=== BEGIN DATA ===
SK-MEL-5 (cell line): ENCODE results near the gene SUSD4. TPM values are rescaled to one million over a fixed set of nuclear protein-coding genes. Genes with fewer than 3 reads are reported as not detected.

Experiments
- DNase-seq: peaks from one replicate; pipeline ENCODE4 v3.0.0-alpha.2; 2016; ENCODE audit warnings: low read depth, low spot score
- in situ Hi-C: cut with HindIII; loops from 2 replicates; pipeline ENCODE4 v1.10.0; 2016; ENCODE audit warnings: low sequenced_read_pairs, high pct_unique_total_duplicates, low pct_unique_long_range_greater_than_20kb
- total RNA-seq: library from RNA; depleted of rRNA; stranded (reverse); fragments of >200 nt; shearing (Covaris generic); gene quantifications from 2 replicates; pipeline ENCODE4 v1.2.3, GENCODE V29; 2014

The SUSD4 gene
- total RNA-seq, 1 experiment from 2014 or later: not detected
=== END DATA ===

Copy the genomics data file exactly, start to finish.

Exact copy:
SK-MEL-5 (cell line): ENCODE results near the gene SUSD4. TPM values are rescaled to one million over a fixed set of nuclear protein-coding genes. Genes with fewer than 3 reads are reported as not detected.

Experiments
- DNase-seq: peaks from one replicate; pipeline ENCODE4 v3.0.0-alpha.2; 2016; ENCODE audit warnings: low read depth, low spot score
- in situ Hi-C: cut with HindIII; loops from 2 replicates; pipeline ENCODE4 v1.10.0; 2016; ENCODE audit warnings: low sequenced_read_pairs, high pct_unique_total_duplicates, low pct_unique_long_range_greater_than_20kb
- total RNA-seq: library from RNA; depleted of rRNA; stranded (reverse); fragments of >200 nt; shearing (Covaris generic); gene quantifications from 2 replicates; pipeline ENCODE4 v1.2.3, GENCODE V29; 2014

The SUSD4 gene
- total RNA-seq, 1 experiment from 2014 or later: not detected